stumbling blocks - Posted by Rudi in SC

Posted by dealmaker on March 09, 2006 at 14:39:23:

The only “mistakes” that I can see are like many people you think that “selling” (and trust me, you were there to “sell”) is about TALKING, and it’s not, it’s about LISTENING. By listening you would have found out what they were interested in and adjusted your “offer” accordingly. Instead of going in with the assumption that you were going to do a “subject to”.

“Mistake” number two, looking at deals that are awfully thin, unless you had good reason to believe they would come down another $30K.

Mistake number 3, not going out and talking to enough people, you’ve been looking and thinking long enough. Go do it.


stumbling blocks - Posted by Rudi in SC

Posted by Rudi in SC on March 09, 2006 at 11:43:20:

Hey all, today I met with my first homeowner. The house was about 2400 SF, 4 bedrooms, 2 1/2 bath, appraised at $156,000 but selling for $148,000. The couple selling the property was an elderly couple, owning the home free and clear, except for a $20K equity loan. The man was disabled, and his wife was also unemployed/retired, so they weren’t recieving any income save for social security. I wanted to talk them into buying the property subject to the financing. However, they weren’t interested, due to the fact that they had an adjustable rate loan, and were worried about rising interest rates. My question is, did I try this out without knowing enough? Is that a usual problem? Do you normally just look for properties with fixed rate mortgages only? Or do I just need to learn a lot more. I have been reading everything real estate related that I can find for almost a year now, and have spent this past year scoping out the properties around town. Was I ready? Or do I need to learn some more? I’d appreciate any imput I could get.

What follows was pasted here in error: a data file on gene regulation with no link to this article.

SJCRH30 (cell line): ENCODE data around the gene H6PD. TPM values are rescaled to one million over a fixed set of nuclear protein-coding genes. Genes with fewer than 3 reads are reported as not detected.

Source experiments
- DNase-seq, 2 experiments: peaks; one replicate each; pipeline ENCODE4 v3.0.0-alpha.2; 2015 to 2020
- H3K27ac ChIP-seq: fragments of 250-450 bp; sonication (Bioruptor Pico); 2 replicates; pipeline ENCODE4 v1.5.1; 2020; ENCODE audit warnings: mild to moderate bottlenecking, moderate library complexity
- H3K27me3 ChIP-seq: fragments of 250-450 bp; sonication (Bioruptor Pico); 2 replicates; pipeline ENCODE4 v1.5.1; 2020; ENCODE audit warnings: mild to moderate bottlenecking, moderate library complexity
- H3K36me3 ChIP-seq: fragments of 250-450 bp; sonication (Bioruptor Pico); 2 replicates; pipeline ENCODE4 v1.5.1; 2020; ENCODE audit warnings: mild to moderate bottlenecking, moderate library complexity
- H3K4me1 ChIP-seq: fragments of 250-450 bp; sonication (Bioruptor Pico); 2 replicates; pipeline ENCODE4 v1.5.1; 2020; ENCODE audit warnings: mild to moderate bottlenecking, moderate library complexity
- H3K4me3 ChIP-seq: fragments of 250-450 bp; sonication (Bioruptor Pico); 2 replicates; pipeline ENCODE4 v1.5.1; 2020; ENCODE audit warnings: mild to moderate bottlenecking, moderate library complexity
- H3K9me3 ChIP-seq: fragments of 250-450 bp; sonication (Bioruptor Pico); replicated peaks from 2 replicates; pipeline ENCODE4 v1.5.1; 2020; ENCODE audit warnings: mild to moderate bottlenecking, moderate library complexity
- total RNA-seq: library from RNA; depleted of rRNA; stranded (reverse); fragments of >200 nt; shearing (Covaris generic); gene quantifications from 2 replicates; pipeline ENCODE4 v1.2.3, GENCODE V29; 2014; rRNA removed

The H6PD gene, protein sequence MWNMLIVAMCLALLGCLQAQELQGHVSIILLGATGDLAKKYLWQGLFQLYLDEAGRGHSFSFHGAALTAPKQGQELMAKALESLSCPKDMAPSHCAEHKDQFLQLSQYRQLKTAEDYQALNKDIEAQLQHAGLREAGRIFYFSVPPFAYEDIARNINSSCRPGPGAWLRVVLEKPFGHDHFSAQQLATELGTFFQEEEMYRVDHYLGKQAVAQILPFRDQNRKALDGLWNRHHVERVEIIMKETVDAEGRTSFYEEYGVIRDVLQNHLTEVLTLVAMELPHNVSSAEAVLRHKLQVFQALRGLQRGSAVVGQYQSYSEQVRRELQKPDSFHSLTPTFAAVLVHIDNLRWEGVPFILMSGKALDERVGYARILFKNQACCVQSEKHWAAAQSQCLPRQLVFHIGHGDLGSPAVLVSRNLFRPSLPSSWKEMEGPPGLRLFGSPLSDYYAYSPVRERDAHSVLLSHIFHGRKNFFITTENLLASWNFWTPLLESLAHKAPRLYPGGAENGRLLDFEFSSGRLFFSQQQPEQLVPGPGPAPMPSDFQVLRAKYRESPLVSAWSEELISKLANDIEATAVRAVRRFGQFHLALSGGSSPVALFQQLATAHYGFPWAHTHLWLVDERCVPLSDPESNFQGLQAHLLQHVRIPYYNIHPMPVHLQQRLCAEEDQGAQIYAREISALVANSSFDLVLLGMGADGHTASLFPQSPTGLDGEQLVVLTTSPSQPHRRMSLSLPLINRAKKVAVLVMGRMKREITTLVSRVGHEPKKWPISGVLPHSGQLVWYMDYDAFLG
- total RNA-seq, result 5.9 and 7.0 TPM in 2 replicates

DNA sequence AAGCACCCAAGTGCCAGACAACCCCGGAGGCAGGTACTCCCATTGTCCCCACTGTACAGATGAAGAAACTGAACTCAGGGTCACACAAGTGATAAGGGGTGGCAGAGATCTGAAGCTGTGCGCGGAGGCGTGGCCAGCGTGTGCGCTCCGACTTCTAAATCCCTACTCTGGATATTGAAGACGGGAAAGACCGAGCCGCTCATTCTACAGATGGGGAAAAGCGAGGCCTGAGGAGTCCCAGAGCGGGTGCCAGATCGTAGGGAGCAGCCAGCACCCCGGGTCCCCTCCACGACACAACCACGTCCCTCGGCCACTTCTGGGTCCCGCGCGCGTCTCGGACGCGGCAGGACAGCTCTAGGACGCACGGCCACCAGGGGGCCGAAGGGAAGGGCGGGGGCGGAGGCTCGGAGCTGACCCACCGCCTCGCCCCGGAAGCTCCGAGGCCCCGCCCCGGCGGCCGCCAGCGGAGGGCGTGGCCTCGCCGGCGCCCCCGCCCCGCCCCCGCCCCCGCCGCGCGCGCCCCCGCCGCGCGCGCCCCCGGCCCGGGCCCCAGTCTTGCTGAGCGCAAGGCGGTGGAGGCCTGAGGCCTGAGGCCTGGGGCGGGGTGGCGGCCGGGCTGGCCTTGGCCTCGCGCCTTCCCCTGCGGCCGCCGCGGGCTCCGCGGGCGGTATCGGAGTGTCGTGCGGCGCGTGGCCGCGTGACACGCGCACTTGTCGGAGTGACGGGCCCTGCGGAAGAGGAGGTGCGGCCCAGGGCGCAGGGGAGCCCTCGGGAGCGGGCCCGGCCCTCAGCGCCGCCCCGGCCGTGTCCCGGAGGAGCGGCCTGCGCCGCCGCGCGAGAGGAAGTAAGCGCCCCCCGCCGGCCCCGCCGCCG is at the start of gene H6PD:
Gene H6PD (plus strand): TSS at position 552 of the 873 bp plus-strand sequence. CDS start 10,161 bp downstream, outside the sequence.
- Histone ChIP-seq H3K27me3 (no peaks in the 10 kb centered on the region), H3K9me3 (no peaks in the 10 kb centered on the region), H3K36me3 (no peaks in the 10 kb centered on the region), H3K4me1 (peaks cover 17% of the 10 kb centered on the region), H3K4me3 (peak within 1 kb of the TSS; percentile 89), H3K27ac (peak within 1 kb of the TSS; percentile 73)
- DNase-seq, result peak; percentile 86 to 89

Keep at it - Posted by Gene

Posted by Gene on March 09, 2006 at 14:48:28:

As far as the deal that you listed…if you can figure out a win/win, go for it. Otherwise move onto your next property.

Its ok to slow things down when making a deal. Talk to the seller/owner about thier needs and then spend a day or so trying to come up with a few solutions/offers. You don’t need to do everything “on the spot”.